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Old 02-01-2006, 19:12   #16
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Don't auction off that condenser yet...

It seems logical that you could replace the condenser raw water cooling loop with a plumbing arrangement like you describe. If I understand you correctly, you would run refrigerant piping into an immersion tank - either your potable water or fuel tank. So the circuit simply goes: compressor - immersion tank - TXV - evaporator - back to the compressor.

I think you'd have to be carefull about the added volume of the system to be sure that the compressor was adequately sized for the amount of refrigerant the new piping volume would require.

You would also need to insure that the temperature differential across the immersion tank was acceptable. Too hot or too cool would reduce efficiency.

As for the fuel tank, I assume (hope) you mean diesel. It would certainly provide an adequate heat sink, but warmth helps all the fun stuff grow in diesel. Not sure if it would be worth the added muck in the tank. Or the added difficulty in cleaning your fuel tanks, now with the added risk of disabling your refrigeration if you ding the reefer line.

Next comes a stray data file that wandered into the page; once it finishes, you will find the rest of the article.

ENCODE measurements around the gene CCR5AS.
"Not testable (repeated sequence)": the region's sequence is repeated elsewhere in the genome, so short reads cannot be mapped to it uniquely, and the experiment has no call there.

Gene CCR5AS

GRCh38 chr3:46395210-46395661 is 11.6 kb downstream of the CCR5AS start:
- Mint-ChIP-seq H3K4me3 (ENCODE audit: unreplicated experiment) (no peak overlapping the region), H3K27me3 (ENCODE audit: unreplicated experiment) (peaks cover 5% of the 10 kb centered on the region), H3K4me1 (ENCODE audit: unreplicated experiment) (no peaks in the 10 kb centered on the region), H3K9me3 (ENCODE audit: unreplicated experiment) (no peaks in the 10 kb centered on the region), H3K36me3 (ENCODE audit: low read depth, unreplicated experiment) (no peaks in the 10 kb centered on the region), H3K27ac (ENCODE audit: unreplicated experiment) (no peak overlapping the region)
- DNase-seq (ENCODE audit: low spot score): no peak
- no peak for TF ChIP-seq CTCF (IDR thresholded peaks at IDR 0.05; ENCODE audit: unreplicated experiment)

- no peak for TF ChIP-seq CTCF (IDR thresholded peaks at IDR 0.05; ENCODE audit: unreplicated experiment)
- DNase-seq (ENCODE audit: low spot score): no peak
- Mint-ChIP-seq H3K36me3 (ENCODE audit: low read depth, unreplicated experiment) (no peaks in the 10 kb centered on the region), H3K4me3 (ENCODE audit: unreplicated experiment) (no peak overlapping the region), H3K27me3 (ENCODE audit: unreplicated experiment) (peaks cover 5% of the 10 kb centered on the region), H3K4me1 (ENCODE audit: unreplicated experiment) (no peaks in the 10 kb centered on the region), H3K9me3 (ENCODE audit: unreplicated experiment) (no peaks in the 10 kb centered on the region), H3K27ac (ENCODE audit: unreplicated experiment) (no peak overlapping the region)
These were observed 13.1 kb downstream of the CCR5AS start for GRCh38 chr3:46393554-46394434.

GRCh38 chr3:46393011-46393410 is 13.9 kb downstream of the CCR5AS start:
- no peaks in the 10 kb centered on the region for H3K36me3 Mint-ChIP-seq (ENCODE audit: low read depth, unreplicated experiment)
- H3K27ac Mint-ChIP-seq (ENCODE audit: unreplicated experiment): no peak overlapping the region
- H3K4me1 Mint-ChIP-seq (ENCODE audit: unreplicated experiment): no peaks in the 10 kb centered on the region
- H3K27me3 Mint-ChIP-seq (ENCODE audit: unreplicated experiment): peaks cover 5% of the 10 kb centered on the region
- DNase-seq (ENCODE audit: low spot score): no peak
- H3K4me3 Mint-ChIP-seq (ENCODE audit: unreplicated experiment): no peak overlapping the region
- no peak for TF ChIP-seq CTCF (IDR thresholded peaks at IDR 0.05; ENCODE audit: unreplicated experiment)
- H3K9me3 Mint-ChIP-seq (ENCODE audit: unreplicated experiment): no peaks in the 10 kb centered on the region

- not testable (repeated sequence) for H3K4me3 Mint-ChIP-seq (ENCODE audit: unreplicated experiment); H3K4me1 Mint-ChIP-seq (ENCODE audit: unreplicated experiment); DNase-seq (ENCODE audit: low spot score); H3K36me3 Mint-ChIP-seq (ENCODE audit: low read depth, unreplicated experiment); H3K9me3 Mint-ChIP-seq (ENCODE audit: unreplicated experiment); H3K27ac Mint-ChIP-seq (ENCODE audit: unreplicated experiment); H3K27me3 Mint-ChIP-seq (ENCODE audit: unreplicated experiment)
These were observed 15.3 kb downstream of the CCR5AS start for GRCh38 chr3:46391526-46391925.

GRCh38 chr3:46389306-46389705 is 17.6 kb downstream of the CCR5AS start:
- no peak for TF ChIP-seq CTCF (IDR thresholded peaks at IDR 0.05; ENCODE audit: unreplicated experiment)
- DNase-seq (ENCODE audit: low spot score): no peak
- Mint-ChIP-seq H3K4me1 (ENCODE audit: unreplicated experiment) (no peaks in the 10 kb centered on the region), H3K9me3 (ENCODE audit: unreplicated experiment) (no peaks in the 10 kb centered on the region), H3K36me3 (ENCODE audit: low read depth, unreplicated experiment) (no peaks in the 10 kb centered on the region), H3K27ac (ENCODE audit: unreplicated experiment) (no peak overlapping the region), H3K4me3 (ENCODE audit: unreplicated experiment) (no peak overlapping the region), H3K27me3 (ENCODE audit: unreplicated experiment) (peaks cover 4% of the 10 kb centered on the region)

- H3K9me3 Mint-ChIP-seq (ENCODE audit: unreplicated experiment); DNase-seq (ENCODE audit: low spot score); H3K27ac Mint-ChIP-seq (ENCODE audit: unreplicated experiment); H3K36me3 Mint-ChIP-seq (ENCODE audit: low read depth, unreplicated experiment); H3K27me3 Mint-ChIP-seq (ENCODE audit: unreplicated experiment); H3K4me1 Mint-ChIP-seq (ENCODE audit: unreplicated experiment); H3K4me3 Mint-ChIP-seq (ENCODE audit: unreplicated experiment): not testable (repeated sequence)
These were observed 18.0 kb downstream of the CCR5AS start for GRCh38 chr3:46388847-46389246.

At some point the cost-benefit of that extra thru-hull as opposed to the custom refrigerant piping would have to be considered.

All options discussed in this thread are technically feasible. Like everything else, each option has its benefits & drawbacks.

The things we'll do for a cold brew...
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Old 03-01-2006, 07:19   #17
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Yup.... after reading all this and really giving it some more thought, I am a bit nervous about doing anything to modify the system, given that it was designed to run with very specific paramaters.

Also, Mark was right about the drinking water going through non-drinking water approved plumbing. I wouldn't plumb my fresh water system with anything less than drinking water plumbing, so this would leave a big source for unknown materials in the water.

I may do as Bill (of Makai) said. I think I'll have to T off an existing thru hull. I could easily T off the forward head intake (provided it can easily provide the GPM required). Since the refer will only run 1 hr per day, when I turn it on, the forward (or crew) head can be "closed" during that time period. Not a big deal, and no new thru hulls.

Now... what about the exit? I have 3 exit (above waterline) thru hulls right next to the are the compressor will sit. Can I just T again into the bilge pump's or shower sump's hose and install a check valve so water doesn't go back down into those items?